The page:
Article  PubMed  Google Scholar 

  25. Diana M, Raij T, Melis M, Nummenmaa A, Leggio L, Bonci A. Rehabilitating the addicted brain with transcranial magnetic stimulation. Nat Rev Neurosci. 2017;18(11):685–93.

    Article  CAS  PubMed  Google Scholar 

  26. Kinney KR, Hanlon CA. Changing cerebral blood flow, glucose metabolism, and dopamine binding through transcranial magnetic stimulation: a systematic review of transcranial magnetic stimulation-positron emission tomography literature. Pharmacol Rev. 2022;74(4):918–32.

    Article  CAS  PubMed  PubMed Central  Google Scholar 

  27. Chan AW, Tetzlaff JM, Gøtzsche PC, Altman DG, Mann H, Berlin JA, et al. SPIRIT 2013 explanation and elaboration: guidance for protocols of clinical trials. BMJ (Clinical research ed). 2013;346:e7586.

    PubMed  Google Scholar 

  28. Costi S, Morris LS, Kirkwood KA, Hoch M, Corniquel M, Vo-Le B, et al. Impact of the KCNQ2/3 channel opener ezogabine on reward circuit activity and clinical symptoms in depression: results from a randomized controlled trial. Am J Psychiatry. 2021;178(5):437–46.

    Article  PubMed  PubMed Central  Google Scholar 

  29. Hamilton M. A rating scale for depression. J Neurol Neurosurg Psychiatry. 1960;23(1):56–62.

    Article  CAS  PubMed  PubMed Central  Google Scholar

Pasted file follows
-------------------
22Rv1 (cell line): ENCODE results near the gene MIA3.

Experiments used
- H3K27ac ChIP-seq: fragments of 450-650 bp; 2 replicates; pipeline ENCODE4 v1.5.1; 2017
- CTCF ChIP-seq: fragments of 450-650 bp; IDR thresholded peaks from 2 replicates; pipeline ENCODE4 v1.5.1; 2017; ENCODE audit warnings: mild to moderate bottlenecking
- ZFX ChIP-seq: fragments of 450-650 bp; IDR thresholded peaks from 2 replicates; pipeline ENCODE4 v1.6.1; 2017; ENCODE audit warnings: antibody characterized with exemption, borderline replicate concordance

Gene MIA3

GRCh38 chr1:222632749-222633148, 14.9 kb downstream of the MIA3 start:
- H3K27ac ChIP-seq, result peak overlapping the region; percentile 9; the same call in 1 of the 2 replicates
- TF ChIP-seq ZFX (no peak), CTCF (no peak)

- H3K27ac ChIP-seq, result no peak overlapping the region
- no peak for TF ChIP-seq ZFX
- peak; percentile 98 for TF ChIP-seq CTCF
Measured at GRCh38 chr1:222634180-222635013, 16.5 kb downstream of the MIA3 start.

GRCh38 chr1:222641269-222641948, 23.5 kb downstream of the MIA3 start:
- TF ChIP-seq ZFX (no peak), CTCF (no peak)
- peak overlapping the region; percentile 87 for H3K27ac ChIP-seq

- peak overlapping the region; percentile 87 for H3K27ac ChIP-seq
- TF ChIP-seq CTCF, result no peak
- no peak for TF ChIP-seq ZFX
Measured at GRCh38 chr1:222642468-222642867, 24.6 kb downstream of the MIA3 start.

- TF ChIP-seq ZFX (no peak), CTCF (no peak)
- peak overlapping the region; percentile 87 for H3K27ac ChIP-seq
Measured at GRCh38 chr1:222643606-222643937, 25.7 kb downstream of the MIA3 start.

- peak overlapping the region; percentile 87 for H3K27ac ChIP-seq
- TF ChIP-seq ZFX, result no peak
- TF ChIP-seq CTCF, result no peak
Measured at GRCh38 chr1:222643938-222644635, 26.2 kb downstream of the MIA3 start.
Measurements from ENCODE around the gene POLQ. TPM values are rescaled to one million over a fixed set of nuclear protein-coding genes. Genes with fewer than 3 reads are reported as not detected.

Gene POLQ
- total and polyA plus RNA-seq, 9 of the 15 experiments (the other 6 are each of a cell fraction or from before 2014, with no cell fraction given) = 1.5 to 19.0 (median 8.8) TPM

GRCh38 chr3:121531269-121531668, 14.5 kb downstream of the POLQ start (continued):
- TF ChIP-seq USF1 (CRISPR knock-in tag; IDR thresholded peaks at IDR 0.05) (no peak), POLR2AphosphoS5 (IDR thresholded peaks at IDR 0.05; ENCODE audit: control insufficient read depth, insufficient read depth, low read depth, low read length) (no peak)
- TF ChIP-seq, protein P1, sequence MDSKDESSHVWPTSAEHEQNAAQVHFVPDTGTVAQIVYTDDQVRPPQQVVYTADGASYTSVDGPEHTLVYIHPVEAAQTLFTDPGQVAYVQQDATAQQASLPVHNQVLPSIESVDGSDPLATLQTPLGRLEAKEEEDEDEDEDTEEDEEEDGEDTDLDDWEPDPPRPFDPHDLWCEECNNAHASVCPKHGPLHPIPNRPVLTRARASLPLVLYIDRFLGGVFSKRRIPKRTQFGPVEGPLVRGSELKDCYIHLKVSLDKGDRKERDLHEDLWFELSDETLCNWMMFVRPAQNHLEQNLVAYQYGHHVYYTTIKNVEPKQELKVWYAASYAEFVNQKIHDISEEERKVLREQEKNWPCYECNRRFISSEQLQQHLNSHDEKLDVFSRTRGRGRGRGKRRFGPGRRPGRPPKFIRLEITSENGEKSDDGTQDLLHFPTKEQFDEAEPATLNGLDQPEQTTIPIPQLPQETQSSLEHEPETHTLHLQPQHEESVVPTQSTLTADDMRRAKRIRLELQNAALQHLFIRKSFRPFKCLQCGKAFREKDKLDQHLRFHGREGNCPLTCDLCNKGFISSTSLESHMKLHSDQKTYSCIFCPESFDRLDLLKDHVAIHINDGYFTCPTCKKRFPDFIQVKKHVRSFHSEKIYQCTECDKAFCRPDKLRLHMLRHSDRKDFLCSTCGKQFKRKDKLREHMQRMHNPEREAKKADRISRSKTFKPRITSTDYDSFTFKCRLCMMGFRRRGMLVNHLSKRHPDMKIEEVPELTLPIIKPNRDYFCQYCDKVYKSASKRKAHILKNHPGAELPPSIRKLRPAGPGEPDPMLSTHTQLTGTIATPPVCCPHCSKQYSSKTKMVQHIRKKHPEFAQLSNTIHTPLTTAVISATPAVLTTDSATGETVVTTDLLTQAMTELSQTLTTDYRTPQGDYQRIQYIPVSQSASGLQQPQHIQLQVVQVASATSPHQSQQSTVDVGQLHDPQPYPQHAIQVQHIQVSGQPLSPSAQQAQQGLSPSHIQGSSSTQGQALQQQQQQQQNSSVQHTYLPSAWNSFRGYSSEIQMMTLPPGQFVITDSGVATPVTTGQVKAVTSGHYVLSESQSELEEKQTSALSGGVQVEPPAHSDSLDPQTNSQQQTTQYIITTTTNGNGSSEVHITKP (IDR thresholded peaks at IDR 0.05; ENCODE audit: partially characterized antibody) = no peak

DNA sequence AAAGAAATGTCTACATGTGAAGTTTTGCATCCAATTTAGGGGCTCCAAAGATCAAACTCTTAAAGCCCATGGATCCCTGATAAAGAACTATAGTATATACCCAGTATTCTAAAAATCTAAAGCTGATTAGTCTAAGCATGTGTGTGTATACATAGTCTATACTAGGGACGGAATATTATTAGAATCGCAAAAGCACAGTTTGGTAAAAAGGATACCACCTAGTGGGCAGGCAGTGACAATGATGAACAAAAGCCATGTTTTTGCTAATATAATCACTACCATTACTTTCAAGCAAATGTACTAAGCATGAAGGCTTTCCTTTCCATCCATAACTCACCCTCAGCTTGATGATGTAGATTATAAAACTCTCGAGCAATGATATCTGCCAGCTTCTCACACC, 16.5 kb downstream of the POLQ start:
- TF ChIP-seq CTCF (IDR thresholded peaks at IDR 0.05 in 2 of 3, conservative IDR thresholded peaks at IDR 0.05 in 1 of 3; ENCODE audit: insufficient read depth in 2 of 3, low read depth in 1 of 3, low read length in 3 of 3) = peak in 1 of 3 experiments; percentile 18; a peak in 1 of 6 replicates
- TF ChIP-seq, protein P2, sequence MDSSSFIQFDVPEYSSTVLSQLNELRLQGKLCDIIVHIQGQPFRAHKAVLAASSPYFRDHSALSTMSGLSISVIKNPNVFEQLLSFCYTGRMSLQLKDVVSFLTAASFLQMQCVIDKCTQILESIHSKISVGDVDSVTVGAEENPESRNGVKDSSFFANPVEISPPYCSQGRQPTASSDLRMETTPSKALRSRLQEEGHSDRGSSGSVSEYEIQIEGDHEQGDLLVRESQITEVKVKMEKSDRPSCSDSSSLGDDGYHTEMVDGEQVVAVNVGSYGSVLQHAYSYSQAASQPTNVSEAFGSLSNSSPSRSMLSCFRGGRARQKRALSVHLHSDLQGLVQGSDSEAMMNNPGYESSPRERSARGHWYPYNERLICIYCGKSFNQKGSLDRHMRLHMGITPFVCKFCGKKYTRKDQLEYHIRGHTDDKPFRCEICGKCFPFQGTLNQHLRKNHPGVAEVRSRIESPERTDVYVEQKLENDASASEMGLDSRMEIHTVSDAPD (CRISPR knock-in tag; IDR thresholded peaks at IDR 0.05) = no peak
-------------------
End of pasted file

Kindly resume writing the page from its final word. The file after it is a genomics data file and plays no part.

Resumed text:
30. Montgomery SA, Asberg M. A new depression scale designed to be sensitive to change. Br J Psychiatry. 1979;134:382–9.

    Article  CAS  PubMed  Google Scholar 

  31. Gard DE, Gard MG, Kring AM, John OP. Anticipatory and consummatory components of the experience of pleasure: a scale development study. J Res Pers. 2006;40(6):1086–102.

    Article  Google Scholar 

  32. Fang S, Huang X, Zhang P, He J, Luo X, Zhang J, et al. Factor structure and sex invariance of the temporal experience of pleasure scale (TEPS) in Chinese university students and clinical population. BMC Psychiatry. 2021;21(1):378.

    Article  PubMed  PubMed Central  Google Scholar 

  33. Beck AT, Kovacs M, Weissman A. Assessment of suicidal intention: the scale for suicide ideation. J Consult Clin Psychol. 1979;47(2):343–52.

    Article  CAS  PubMed  Google Scholar 

  34. Zhang J, Brown GK. Psychometric properties of the scale for suicide ideation in China. Arch Suicide Res. 2007;11(2):203–10.

    Article  PubMed  PubMed Central  Google Scholar 

  35. Chung KF, Kan KK, Yeung WF. Assessing insomnia in adolescents: comparison of insomnia severity index, Athens insomnia scale and sleep quality index. Sleep Med. 2011;12(5):463–70.

    Article  PubMed  Google Scholar